Movements of material to the UK’s ports have also been hampered by the early snowfalls. On a positive note, however, freight rates for shipments between the UK and Asia have continued to soften while container availability is no longer a pressing problem for exporters.
“Don’t expect recovered paper ever to be cheap again,” asserted Per Ove Nordstrom, a global materials analyst at McKinsey & Company, at last month’s European Paper Recycling Conference in Frankfurt. He insisted that recovered fibre has become a “strategic asset” which will be subject to rising prices against a backdrop of tight availability.
Nordstrom also predicted that, between 2008 and 2020, newsprint demand in Europe will slide from 12.5 million tonnes to 9.8 million tonnes per annum while uncoated woodfree requirements will fall from 11.1 million tonnes to 10.3 million tonnes. Over the same 12-year period, he anticipates that magazine paper demand will edge up from 13.5 million tonnes to 13.6 million tonnes while the coated woodfree total is expected to climb from 8 million tonnes to 9 million tonnes.
Between 2007 and 2009, recovered paper collection volumes slumped around 10-15% in many European countries, noted European Recovered Paper Association president Merja Helander of Finland-basedLassila & Tikanoja. Collected tonnages “are likely to stay flat or even decrease - especially the deinking grades”, she contended. The same speaker also expressed the concern that machine closures in Scandinavia will reduce the input of virgin fibre into the system and could impact adversely on recovered paper quality.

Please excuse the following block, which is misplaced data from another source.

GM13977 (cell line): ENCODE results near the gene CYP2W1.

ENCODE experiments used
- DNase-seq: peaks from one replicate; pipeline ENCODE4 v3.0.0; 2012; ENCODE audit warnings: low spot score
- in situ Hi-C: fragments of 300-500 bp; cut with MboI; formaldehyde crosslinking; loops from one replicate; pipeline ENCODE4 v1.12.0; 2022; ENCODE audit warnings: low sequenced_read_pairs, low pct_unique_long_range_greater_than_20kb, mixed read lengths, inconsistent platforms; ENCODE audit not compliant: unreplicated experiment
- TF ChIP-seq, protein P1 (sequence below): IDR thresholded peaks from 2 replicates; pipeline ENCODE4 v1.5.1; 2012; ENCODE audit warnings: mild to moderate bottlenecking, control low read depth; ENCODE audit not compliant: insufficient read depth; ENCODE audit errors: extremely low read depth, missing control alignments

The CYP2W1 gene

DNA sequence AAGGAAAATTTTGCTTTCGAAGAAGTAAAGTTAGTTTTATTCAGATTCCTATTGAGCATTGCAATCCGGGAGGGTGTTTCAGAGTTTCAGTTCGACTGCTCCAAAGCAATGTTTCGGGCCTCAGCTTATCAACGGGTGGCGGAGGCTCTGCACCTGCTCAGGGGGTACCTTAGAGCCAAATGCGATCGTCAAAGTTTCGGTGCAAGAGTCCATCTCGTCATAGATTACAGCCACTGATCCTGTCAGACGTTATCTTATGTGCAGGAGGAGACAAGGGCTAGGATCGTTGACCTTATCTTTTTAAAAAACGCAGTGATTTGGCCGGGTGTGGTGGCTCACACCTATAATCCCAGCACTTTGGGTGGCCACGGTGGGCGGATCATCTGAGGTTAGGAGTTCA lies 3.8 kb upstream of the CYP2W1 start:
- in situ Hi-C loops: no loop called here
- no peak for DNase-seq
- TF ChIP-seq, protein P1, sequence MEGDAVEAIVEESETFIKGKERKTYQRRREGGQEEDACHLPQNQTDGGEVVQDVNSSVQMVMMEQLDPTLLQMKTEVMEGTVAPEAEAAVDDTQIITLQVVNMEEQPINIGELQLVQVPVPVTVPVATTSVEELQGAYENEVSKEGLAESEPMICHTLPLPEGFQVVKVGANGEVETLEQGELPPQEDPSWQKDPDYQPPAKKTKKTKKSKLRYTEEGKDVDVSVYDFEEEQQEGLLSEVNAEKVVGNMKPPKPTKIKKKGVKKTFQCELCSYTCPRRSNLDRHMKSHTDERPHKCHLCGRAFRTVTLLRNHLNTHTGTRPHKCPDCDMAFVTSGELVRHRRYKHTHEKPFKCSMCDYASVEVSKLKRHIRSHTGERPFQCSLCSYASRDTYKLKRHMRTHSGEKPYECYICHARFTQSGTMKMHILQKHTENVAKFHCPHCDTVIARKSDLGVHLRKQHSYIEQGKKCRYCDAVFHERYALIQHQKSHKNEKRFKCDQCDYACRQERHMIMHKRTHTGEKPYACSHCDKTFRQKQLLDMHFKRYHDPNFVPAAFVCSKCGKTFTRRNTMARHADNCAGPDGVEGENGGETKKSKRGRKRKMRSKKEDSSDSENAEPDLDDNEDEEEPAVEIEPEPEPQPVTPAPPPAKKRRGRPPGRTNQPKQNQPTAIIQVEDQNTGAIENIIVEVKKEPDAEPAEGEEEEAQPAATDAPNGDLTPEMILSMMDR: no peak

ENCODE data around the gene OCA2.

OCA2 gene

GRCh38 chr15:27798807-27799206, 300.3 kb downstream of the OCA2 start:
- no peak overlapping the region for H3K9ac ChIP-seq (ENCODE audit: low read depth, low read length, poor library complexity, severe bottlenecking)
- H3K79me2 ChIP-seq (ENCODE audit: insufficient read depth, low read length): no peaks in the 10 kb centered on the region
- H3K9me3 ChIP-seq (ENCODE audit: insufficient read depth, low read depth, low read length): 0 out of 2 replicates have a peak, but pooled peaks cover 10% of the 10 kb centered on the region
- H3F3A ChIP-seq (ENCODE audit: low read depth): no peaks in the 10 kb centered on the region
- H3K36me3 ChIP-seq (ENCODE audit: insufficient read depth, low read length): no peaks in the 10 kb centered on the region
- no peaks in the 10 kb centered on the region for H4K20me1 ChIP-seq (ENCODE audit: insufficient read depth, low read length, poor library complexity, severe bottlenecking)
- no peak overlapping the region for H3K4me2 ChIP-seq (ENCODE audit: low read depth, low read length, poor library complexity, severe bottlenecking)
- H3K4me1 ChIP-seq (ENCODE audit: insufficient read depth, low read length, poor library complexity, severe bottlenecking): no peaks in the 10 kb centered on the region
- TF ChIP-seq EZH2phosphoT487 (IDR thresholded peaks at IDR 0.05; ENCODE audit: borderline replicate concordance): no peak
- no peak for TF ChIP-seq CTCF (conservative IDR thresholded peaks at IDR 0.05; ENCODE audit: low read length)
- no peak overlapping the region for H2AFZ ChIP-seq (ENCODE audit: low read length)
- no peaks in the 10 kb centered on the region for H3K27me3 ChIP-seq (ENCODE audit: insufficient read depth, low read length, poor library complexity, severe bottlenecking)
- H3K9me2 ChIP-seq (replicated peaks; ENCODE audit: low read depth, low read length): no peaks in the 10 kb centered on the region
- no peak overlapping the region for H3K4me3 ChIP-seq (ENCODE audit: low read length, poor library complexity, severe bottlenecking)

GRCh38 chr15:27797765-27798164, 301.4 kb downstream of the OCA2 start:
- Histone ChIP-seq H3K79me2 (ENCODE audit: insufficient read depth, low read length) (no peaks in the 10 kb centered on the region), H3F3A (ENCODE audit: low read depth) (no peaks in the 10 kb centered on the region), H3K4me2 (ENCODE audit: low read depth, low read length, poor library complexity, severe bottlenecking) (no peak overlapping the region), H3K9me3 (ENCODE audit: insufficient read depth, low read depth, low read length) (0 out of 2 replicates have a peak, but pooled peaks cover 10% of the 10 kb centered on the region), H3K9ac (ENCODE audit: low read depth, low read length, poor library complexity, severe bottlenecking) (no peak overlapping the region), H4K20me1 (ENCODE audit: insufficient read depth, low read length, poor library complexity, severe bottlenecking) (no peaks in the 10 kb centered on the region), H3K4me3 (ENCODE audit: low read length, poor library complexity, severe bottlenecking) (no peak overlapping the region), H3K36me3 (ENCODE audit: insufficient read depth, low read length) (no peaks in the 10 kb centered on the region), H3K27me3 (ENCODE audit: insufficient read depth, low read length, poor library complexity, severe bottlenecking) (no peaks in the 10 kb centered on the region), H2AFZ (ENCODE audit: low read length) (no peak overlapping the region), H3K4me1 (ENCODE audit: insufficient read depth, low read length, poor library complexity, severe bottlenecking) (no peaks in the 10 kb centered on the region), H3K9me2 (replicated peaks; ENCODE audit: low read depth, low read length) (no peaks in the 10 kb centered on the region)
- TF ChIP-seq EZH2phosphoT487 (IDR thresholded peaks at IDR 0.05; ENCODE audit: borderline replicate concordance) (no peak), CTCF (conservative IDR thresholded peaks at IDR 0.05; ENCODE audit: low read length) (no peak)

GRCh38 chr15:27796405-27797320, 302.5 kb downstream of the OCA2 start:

Among other conference highlights, Kimberly-Clark’s global recovered fibre director Tony Waring noted that tissue-makers are generally restricted to using grades of recovered fibre whose availability is being impaired by declining consumption. But looking to the future, he predicted that “additional deinking plant capabilities will enable alternative fibre consumption”.
As regards the outlook for exporters, GP Harmon’s director of international trading in the US, Michael J. Belus, estimated that India’s annual consumption of all grades of recovered paper will leap from around 5 million tonnes this year to 6.5 million tonnes in 2014. Over the same four-year period, volumes recovered domestically are expected to climb from some 3.2 million tonnes to nearer 4.5 million tonnes.